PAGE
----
When we were first told we would need a landing page for this Grow Together conference, I thought using WordPress would be unnecessary. It didn’t exactly conform to our site’s brand identity, so I didn’t want to lock us into a project where we’d have to break existing standards or add a lot of tooling for a single page, so I recommended we build a static site and deploy it as a Github Page!
Phase 1: ParcelJS
We first reached for ParcelJS & Bootstrap, and that worked fine for a while. We had a decent number of sections and the design was simple enough to build with SCSS. Then, we got more content and the site got a little..unwieldy.
Then we got more content (especially in the form of Accordions) and it got out of hand quick.
I don’t like scrolling through files that are longer than 200 lines of code (I don’t know where that comes from), and I foresaw that we might need to build a few extra pages. Plus, as content changed within the accordions, it became very difficult to quickly find the minor copy tweaks amidst all the markup. I immediately began wishing we had reached for a different tool (namely, Astro). So when I had a free moment, I rebuilt the site.
Phase 2: Rebuild in Astro
JSX is a new templating language for us at Kingdom One, and because it’s very common in the broader web development world, I thought Astro would be the perfect way to allow me (and other devs) to make use of JSX without forcing more inexperienced devs to use it (as an Astro component could just be an html file). Ever since I first learned about html (back in 2004), I hated that you had to copy and paste code from one file to another to create a page (namely, the bits that always stay the same like the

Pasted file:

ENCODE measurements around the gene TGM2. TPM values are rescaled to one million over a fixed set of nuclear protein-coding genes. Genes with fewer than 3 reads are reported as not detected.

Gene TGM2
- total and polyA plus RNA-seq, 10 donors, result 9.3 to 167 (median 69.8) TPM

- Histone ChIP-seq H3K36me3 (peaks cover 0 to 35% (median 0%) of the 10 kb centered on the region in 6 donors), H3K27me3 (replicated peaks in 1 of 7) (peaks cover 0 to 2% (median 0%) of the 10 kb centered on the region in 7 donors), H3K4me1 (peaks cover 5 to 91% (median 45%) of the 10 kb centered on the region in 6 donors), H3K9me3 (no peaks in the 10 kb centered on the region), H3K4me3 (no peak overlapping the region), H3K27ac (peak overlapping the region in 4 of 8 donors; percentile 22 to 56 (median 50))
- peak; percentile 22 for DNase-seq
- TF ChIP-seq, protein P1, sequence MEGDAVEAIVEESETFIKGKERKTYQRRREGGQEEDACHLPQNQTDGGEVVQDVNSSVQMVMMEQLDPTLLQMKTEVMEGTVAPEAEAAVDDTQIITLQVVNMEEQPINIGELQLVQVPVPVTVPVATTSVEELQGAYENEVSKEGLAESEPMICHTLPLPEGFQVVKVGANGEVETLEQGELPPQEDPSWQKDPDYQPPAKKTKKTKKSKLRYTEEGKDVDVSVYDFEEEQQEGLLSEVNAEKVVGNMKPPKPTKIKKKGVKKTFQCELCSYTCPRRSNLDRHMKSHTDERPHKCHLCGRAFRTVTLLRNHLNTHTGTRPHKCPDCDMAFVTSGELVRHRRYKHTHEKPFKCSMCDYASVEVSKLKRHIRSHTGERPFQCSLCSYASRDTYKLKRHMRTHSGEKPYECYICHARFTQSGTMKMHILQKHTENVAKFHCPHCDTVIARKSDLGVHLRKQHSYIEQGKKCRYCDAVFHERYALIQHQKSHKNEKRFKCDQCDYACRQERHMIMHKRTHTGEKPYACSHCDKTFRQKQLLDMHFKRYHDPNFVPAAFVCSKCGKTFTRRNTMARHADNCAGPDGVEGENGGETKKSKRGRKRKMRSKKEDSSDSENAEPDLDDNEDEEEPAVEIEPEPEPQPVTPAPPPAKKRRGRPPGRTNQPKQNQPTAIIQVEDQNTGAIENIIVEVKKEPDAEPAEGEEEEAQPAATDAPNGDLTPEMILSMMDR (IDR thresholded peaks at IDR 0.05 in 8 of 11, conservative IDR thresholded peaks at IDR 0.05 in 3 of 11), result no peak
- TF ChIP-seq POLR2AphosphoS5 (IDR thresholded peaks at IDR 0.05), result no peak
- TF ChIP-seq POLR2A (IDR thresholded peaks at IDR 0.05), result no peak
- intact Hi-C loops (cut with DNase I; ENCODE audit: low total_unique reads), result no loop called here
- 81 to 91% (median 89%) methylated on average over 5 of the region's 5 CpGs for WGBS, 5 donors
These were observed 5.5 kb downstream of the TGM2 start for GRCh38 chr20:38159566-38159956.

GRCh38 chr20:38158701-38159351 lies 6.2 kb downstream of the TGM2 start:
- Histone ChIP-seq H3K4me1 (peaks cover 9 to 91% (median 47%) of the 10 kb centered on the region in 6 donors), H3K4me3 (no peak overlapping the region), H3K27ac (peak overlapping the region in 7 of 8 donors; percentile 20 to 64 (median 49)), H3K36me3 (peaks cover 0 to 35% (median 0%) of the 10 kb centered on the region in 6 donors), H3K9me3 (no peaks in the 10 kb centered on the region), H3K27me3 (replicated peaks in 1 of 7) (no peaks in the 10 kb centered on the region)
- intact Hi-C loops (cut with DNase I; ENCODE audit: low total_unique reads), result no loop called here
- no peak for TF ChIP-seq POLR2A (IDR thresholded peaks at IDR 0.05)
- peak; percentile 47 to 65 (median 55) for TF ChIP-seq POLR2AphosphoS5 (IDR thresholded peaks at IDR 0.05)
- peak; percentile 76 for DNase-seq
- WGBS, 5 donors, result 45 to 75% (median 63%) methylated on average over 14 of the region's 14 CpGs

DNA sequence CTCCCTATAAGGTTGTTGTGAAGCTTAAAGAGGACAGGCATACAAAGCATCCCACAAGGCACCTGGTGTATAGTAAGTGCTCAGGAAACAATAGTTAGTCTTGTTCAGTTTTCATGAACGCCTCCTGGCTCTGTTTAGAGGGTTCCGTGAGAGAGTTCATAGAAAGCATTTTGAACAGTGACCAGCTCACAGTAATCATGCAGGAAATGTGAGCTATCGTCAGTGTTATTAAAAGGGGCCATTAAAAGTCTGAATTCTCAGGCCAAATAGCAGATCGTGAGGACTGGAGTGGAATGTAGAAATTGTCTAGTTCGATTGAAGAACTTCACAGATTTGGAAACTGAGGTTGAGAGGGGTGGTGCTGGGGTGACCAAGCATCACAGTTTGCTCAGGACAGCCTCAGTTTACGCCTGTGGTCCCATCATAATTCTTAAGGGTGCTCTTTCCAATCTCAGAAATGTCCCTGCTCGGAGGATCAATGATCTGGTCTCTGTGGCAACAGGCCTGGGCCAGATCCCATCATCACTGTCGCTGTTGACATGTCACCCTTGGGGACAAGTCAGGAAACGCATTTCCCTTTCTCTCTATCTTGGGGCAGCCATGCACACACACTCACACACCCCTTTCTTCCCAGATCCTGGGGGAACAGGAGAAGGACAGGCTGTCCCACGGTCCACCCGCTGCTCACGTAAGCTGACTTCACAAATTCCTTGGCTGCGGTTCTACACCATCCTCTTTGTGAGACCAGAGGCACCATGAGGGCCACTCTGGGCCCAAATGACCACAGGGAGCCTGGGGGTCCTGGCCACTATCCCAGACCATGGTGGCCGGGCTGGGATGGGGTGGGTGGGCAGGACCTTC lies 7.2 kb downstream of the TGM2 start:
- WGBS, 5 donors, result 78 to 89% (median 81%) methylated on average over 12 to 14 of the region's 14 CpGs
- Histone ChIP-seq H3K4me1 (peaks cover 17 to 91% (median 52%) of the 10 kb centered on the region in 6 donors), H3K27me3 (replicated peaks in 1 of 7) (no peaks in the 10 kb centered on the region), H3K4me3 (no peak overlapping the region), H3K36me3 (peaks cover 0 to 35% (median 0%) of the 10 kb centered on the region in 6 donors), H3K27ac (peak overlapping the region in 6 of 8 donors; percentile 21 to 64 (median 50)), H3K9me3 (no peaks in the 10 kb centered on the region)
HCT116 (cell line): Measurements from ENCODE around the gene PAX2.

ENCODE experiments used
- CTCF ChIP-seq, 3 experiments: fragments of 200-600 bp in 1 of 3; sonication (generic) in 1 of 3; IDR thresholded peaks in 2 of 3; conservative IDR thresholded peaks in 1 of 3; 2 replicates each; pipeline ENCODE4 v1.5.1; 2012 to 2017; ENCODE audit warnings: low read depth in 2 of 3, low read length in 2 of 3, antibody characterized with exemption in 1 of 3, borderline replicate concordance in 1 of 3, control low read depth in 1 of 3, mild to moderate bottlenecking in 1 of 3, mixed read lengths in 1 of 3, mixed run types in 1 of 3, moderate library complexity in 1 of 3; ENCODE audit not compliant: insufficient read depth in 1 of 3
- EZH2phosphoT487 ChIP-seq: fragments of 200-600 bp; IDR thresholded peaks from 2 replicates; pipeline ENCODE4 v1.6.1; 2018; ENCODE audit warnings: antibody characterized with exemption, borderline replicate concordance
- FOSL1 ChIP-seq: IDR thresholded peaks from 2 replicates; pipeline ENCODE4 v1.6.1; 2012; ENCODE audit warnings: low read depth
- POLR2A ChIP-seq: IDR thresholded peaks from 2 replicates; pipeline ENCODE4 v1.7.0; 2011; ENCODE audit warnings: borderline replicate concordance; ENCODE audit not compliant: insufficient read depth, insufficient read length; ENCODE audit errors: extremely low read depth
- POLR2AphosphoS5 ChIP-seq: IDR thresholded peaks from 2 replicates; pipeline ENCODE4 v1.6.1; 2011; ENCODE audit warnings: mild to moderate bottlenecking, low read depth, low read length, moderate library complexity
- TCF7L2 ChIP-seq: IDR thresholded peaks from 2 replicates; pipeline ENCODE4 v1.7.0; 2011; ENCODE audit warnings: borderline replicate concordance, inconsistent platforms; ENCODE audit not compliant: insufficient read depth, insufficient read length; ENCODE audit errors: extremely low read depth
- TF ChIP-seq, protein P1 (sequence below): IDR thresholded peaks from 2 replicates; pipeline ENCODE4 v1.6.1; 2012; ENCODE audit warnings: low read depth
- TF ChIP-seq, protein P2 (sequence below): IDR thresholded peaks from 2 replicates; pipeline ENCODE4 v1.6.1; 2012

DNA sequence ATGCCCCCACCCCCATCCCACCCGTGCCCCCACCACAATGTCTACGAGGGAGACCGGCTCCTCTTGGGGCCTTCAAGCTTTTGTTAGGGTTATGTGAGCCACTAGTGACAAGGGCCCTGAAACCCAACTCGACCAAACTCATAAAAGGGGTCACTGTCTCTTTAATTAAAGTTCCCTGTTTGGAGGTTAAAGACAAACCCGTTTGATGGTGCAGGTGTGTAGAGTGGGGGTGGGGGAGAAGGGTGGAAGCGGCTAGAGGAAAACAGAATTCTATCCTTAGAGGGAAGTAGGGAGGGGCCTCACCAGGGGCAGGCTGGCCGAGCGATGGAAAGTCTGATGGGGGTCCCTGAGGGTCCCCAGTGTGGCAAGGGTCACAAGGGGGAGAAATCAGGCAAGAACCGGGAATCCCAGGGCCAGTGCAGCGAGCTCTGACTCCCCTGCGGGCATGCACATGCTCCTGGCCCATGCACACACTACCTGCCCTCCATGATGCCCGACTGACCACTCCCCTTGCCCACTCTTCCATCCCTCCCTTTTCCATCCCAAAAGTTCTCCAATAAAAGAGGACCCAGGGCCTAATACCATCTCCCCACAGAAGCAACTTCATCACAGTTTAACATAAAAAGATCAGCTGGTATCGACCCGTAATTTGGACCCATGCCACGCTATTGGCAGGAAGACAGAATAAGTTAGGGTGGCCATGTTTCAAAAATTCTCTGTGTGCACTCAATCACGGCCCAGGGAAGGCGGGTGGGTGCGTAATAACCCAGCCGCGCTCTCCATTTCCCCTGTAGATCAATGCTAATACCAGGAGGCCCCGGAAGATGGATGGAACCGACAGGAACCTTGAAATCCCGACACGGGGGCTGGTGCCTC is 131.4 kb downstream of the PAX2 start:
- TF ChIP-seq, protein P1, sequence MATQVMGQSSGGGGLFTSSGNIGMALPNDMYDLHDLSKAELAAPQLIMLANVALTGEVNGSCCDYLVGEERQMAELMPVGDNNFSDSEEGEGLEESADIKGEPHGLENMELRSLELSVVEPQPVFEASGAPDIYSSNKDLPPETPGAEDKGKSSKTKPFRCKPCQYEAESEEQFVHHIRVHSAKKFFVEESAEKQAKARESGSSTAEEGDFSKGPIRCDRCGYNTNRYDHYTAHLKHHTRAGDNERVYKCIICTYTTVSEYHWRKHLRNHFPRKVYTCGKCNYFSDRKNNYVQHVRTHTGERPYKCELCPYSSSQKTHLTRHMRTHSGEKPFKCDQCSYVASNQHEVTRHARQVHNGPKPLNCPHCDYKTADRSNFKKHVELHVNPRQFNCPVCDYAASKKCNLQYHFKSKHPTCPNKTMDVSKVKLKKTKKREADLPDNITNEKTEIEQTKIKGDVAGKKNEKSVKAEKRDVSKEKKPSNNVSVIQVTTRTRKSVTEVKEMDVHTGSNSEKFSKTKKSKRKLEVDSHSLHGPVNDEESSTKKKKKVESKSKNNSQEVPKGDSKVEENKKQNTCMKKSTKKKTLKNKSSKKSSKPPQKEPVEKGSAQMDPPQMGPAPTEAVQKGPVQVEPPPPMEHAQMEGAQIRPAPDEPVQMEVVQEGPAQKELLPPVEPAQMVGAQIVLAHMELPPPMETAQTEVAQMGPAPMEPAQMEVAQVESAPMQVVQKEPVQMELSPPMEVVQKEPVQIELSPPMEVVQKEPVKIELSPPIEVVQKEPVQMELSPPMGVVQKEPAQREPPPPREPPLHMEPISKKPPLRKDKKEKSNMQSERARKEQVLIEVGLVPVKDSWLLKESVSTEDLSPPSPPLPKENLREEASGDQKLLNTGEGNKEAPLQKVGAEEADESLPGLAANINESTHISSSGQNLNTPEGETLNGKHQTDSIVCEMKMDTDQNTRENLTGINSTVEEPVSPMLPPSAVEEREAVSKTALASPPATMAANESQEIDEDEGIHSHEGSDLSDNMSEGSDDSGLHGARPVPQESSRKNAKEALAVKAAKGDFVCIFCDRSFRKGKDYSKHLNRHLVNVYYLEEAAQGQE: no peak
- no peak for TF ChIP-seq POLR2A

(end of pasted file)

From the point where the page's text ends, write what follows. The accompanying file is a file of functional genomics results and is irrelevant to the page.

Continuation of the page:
<head>, header sections and footer sections of a site). Astro solves that problem simply without the need for a full-fledged CMS like WordPress.
Key Wins / Learning Points
Simple Photo Conversion
The simple conversion of images to webp was a huge win, as my design team could just drop images the site needed and I could handle converting them to webp without needing to use an online compression/conversion tool.
Easily extendable from a single landing page to multiple pages
We ended up needing to build a
/schedule page, and (as of time of writing this), have an eye on needing build a
/resources page as the conference has wrapped up. Astro’s Layouts make it easy to do that excellently and rapidly.
Web Components are Cool
Loading videos (iframes) can be quite expensive, so I reached for the npm package
lite-youtube. Because of handling things in modals as well, I needed to use the Youtube iFrame API, I ended up writing my own little web component! Astro makes it pretty easy to do for simple, reusable components, so that was a fantastic experience (both as a learner and as a developer).
Github Actions for CI/CD
Figuring out Github actions for continuous integration and continuous delivery/deployment (CI/CD) was the first time I’d ever run into a
yaml file. This was probably the most annoying bit of setup for the whole project, but it immediately paid dividends for prototyping a future project with the Choctaw Nation. This also allowed me to not ship the generated /dist folder, making PR Reviews and Merges more simple and allowing for site revisions to happen as fast as I could change them (as opposed to a more traditional FTP type approach). Overall, the benefits were worth the pain of learning something new, and it’s something I can improve upon and use again.